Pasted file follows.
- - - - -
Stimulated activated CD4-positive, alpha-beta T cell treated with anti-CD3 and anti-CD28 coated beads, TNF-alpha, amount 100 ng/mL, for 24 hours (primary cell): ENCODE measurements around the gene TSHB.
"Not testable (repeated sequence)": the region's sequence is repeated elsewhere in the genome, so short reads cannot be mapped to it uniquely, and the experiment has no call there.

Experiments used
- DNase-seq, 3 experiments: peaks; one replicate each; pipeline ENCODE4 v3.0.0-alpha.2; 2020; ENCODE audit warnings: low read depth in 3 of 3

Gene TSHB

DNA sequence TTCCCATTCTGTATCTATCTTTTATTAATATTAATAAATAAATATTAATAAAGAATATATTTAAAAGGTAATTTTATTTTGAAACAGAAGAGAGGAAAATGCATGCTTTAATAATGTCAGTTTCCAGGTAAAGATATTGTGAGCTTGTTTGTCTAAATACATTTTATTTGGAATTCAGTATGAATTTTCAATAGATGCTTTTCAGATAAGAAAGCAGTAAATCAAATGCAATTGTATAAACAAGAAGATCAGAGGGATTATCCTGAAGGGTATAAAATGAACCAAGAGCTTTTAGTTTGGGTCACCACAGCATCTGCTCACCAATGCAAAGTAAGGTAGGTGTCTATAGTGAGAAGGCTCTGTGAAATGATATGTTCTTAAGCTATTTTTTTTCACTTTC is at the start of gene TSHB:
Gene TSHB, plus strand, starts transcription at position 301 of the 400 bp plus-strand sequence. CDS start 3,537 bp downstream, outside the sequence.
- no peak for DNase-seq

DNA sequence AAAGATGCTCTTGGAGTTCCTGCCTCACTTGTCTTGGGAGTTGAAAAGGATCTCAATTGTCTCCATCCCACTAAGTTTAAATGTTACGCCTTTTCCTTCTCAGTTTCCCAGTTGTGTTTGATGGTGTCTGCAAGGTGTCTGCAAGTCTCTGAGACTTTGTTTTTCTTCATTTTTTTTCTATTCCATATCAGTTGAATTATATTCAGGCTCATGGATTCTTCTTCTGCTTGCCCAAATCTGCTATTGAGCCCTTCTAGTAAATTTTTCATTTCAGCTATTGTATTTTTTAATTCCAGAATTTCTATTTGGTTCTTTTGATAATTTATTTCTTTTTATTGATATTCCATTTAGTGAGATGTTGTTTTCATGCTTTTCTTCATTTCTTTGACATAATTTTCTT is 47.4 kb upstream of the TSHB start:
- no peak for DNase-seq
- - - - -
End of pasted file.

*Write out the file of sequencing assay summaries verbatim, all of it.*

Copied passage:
Stimulated activated CD4-positive, alpha-beta T cell treated with anti-CD3 and anti-CD28 coated beads, TNF-alpha, amount 100 ng/mL, for 24 hours (primary cell): ENCODE measurements around the gene TSHB.
"Not testable (repeated sequence)": the region's sequence is repeated elsewhere in the genome, so short reads cannot be mapped to it uniquely, and the experiment has no call there.

Experiments used
- DNase-seq, 3 experiments: peaks; one replicate each; pipeline ENCODE4 v3.0.0-alpha.2; 2020; ENCODE audit warnings: low read depth in 3 of 3

Gene TSHB

DNA sequence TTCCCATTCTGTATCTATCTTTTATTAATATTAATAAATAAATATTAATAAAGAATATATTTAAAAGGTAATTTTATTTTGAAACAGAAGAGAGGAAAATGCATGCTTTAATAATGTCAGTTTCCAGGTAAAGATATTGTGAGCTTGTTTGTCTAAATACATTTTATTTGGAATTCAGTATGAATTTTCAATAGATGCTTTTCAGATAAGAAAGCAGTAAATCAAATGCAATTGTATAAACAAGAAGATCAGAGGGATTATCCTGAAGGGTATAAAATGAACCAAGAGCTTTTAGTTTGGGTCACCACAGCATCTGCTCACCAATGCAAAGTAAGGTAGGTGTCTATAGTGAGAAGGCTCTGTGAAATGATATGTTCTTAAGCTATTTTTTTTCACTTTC is at the start of gene TSHB:
Gene TSHB, plus strand, starts transcription at position 301 of the 400 bp plus-strand sequence. CDS start 3,537 bp downstream, outside the sequence.
- no peak for DNase-seq

DNA sequence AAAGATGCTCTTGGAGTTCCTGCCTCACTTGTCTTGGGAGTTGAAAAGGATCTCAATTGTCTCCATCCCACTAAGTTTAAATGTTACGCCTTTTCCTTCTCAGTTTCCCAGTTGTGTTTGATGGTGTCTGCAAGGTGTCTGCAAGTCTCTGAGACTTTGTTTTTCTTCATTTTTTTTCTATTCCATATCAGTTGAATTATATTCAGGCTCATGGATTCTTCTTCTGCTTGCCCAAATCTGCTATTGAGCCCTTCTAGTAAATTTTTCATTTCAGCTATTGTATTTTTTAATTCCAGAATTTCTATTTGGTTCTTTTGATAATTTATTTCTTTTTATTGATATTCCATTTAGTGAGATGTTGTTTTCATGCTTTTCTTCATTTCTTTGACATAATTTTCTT is 47.4 kb upstream of the TSHB start:
- no peak for DNase-seq